BIC NEW YORK — A new statement by the Bahá’í International Community (BIC) proposes that the principle of equality of women and men will need to be intentionally woven into the processes of governance for fostering resilience in the face of the climate crisis.
“There have been many moments during the pandemic and in the wake of recent climate-induced disasters when humanity has shown its ability to come together. What these moments have shown is how essential a culture of equality is to an effective response,” says Saphira Rameshfar, a representative of the BIC.
The BIC statement provides some examples of the efforts of the global Bahá’í community to break down barriers to women’s participation in community and life and responses to crises. The BIC states: “Through moral educational programs, attitudes of unity and fellowship are instilled from a young age so that participants come to view each other as valued allies working for the well-being of their communities.”
The statement is part of the contribution of the BIC to the 66th session of the United Nations’ (UN) Commission on the Status of Women, which will be held in March. The Commission is the UN’s principal annual global forum for the promotion of gender equality and the empowerment of women. It promotes women’s rights and shapes global standards for equality.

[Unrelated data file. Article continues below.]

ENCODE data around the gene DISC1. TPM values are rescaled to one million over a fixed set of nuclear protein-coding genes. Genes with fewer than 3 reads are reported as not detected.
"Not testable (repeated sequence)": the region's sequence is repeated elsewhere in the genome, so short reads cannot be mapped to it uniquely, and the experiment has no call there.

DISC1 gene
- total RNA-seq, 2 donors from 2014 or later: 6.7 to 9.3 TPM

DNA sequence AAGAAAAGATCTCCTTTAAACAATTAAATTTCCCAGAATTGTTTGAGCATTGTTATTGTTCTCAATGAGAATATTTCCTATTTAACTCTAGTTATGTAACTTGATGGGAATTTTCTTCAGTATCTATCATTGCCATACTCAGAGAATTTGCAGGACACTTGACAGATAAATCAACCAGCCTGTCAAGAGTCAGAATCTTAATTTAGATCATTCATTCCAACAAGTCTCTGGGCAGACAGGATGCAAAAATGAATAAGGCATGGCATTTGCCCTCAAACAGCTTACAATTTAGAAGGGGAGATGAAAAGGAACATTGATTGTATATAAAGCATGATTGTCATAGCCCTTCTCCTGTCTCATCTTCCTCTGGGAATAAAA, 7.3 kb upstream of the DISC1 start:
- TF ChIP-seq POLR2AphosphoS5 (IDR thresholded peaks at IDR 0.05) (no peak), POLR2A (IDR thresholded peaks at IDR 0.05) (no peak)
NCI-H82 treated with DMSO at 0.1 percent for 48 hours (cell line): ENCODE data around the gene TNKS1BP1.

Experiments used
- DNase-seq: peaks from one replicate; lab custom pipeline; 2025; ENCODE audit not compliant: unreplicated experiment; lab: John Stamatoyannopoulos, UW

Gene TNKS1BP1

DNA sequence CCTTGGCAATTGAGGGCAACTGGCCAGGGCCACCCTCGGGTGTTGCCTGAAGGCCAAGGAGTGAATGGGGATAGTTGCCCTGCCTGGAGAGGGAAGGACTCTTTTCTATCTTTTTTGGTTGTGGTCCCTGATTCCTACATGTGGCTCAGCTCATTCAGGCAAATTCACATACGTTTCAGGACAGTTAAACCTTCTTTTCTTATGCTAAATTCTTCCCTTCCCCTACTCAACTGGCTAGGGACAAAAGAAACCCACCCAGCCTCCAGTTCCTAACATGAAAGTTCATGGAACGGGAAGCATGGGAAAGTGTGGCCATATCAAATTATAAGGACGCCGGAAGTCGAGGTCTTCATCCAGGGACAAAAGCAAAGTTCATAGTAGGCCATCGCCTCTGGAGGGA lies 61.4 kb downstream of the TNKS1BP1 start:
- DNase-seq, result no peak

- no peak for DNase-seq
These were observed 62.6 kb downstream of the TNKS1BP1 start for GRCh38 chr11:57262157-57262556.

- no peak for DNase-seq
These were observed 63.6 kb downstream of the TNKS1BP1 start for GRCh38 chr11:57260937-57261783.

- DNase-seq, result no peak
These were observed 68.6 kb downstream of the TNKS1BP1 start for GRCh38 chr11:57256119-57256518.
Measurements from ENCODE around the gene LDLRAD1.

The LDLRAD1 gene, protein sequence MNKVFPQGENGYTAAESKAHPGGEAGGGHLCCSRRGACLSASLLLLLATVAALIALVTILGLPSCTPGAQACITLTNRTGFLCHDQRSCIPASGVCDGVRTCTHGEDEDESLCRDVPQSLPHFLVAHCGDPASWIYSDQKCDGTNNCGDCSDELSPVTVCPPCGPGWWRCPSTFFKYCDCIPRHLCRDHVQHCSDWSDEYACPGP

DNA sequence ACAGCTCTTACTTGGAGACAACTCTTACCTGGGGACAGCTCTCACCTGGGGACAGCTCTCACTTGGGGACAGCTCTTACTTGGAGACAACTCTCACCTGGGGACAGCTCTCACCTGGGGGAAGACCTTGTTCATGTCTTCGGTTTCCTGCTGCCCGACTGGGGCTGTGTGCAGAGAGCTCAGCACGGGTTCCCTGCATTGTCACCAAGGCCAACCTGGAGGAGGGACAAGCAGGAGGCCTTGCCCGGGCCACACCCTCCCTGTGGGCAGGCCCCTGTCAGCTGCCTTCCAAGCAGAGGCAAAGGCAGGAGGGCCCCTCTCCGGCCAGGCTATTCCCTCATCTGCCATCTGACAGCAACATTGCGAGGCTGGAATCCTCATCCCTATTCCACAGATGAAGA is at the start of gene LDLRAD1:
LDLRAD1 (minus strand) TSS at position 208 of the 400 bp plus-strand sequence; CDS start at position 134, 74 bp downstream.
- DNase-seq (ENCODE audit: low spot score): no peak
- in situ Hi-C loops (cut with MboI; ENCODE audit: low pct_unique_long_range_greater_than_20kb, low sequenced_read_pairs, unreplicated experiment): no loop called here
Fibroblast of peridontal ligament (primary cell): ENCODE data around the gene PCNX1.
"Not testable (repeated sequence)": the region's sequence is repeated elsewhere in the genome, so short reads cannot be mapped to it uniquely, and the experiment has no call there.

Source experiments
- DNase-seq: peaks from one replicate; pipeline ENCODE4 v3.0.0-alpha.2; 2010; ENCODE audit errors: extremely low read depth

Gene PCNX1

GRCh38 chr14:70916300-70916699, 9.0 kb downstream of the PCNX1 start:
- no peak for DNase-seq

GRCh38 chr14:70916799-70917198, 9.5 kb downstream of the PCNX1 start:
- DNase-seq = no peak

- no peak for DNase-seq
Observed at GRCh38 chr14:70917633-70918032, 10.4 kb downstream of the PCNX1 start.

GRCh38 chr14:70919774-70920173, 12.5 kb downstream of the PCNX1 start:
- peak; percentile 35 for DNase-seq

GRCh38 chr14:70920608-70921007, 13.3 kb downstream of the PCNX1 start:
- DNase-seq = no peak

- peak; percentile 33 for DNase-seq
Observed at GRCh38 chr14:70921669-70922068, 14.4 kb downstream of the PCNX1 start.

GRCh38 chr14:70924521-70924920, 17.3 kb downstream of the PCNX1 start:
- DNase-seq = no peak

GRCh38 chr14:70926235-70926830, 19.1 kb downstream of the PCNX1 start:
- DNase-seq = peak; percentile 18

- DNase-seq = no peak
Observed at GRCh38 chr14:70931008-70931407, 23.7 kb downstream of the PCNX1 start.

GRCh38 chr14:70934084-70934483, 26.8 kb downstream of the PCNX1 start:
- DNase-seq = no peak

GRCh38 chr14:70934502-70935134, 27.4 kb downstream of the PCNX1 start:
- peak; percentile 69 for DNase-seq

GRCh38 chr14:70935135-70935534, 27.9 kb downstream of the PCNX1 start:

Titled “The Heart of Resilience: The Climate Crisis as a Catalyst for a Culture of Equality,” the BIC statement highlights the need for greater participation of women in the processes of governance, economics, education, and society, and explores how, amid mounting climate risks, “it is becoming clearer how much humanity benefits when women’s leadership is embraced and promoted at every level of society…”
Shown here are different forums hosted by Bahá’í communities around the world addressing the principles of consultation and gender equality.
The statement reads, in part: “Recognition that a multiplicity of perspectives is a prerequisite for effective investigation into the challenges of society will need to characterize every deliberative setting. This would form part of the work of transforming spaces historically dominated by men into inclusive environments where all feel empowered to engage, and where men, motivated by a spirit of understanding, learn to genuinely consult and act in concert with women.”
It is precisely in times of turbulence, the BIC states, when profound opportunities exist to redefine collective values by re-examining the assumptions that underlie them.